Browsing articles in "Salmon River Regulations"

Strategic Vision of the Great Lakes Fishery Commission 2011–2020

Jul 31, 2014   //   by Geoff Schaake   //   Cack Handed, Environmental Stuff, Salmon River Regulations  //  Comments Off on Strategic Vision of the Great Lakes Fishery Commission 2011–2020

An interesting history and vision for the Great Lakes.  Lots of good info for Atlantic Salmon in here

Worth the read.

StrategicVision2012

56% of the Chinook salmon harvested in New York waters of Lake Ontario were wild

Jun 11, 2013   //   by Geoff Schaake   //   Cack Handed, Environmental Stuff, Salmon River Regulations  //  Comments Off on 56% of the Chinook salmon harvested in New York waters of Lake Ontario were wild

In speaking with Fran verdoliva about getting permits for Spey Nation, we had a very interesting discussion about wild fish in the Salmon. Specifically the results of the fin clipping survey for Kings. It opened my eyes and prompted me to want to learn more. Check out the results of all the fish surveys for Lake Ontario this year.

http://www.dec.ny.gov/docs/fish_marine_pdf/lou2012hilights.pdf

Chinook Salmon Marking Projects

In 2008, NYSDEC purchased an automated fish marking trailer (AutoFish) which is capable of adipose clipping and/or applying coded wire tags (CWTs) to salmon and trout at high speed and accuracy. To determine the proportions of wild and hatchery Chinook salmon in Lake Ontario, all Chinook salmon stocked by New York and Ontario from 2008-2011 were marked with an adipose fin clip. In 2012, preliminary results indicated that 56% of the Chinook salmon harvested in New York waters of Lake Ontario were wild. The proportion of wild Chinook salmon observed in most New York tributaries varied by fish age but was generally low (i.e., 5-20%), except in the Salmon River, where approximately 70% of angler-caught Chinook salmon were wild.

To determine the degree of homing and straying to the NYSDEC Salmon River Hatchery (SRH), all Chinook Salmon stocked at the Salmon River received adipose fin clips and CWTs from 2008-2010. Straying of fish from other sites to the SRH from 2009-2012 has varied with year class and age, but has been generally low with straying rates of 6-12%.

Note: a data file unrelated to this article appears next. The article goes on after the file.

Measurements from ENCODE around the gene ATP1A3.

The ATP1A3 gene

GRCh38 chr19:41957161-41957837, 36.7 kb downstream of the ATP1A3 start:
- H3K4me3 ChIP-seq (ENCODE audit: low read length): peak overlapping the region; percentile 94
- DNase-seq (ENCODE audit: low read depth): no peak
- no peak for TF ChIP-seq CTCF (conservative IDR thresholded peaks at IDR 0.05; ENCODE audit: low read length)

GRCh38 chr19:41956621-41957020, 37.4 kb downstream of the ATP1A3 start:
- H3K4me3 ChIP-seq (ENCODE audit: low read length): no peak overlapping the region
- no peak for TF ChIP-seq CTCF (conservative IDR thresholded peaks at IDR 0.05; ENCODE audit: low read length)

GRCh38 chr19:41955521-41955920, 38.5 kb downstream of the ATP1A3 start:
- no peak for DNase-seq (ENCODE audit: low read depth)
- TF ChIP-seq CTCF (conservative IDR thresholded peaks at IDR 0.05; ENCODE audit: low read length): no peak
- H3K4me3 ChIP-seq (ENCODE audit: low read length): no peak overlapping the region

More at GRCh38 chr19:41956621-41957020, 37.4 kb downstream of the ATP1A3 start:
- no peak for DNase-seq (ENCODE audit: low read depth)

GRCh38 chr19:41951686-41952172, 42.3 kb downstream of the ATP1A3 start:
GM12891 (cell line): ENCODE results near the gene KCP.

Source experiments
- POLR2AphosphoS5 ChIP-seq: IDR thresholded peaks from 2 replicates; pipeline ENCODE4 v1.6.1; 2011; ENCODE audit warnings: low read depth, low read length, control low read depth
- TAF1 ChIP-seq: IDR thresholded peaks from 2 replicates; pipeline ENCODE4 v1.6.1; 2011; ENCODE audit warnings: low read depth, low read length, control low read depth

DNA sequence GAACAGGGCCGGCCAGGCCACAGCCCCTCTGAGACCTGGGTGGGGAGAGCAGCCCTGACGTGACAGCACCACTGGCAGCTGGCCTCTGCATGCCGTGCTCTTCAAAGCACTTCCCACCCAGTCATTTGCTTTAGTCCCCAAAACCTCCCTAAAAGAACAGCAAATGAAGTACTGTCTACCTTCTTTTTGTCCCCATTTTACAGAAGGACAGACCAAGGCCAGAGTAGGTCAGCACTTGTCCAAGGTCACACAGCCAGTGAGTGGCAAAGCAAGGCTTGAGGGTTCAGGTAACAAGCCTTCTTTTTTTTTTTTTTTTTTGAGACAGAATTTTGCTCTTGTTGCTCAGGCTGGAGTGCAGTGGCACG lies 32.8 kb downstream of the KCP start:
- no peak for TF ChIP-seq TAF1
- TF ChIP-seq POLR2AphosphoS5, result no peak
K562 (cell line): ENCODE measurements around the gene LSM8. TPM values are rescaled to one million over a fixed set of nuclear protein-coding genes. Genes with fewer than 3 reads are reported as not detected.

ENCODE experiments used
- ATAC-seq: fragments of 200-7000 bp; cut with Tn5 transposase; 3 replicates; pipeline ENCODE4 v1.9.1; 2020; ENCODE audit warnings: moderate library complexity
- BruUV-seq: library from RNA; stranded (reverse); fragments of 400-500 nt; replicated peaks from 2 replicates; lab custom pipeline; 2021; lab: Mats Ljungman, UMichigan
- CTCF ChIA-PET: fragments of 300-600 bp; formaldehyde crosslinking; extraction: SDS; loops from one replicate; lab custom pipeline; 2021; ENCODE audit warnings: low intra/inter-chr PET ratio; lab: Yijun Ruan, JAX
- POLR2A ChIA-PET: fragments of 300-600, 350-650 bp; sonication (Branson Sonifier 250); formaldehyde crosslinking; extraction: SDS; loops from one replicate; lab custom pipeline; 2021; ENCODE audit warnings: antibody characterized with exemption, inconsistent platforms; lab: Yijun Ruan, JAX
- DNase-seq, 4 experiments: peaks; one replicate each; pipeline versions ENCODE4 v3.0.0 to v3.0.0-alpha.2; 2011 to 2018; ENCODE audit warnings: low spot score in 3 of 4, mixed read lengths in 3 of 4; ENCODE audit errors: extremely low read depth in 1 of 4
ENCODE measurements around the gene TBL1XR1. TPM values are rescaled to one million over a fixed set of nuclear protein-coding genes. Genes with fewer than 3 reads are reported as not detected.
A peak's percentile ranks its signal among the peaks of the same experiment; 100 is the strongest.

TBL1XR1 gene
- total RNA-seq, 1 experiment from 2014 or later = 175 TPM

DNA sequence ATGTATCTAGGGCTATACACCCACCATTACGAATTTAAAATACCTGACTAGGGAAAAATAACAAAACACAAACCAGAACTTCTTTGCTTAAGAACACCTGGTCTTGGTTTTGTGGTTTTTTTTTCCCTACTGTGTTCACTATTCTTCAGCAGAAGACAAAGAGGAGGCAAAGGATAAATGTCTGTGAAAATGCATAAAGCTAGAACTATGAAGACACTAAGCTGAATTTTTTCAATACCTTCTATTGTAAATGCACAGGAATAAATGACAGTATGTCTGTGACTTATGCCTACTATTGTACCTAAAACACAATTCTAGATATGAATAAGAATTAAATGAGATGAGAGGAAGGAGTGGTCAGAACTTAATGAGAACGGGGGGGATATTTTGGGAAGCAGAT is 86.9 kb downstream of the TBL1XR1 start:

Great news for an emerging fishery

Jul 8, 2011   //   by Geoff Schaake   //   Cack Handed, Mojo, Salmon River Regulations  //  Comments Off on Great news for an emerging fishery

Considerations for Freshwater Sportfish Regulation Changes For 2012-2014

The Department is currently considering the following items for the next round of freshwater regulation changes. ; Proposals will actually be finalized and made available for public comment during the late summer and early fall of 2011, and would become effective on October 1, 2012.

Description: Define use of flylines and supplemental weight for the Salmon River special regulations fly areas. This essentially removes the use of supplemental weight, weighted flies and sinking flylines during the summer and assigns a weight limit for supplemental weight and sinking fly to eliminate the “weight of the line must propel the cast” regulation. A “no weight” restriction (i.e., only floating line and unweighted leaders and flies allowed) will be implemented from May 1 – 15 for the Lower Fly Area and from May 1 – August 31 for the Upper Fly Area.

Rationale: To reduce the foul hooking of fish. Input from summer fly fishing anglers indicates that these fish will actively chase artificial flies in the flows that occur during the summer and aggressively take wet flies fished just under the surface or in the surface film, as well as dry flies fished on the water’s surface. Atlantic salmon and summer steelhead are the most aggressive takers of flies in the Salmon River. These fish should not be disturbed when they choose to be inactive due to elevated temperatures. Adding weights significantly increases the probability of anglers intentionally or unintentionally foul hooking all salmonids in summer flows. There is currently some level of abuse occurring.

 

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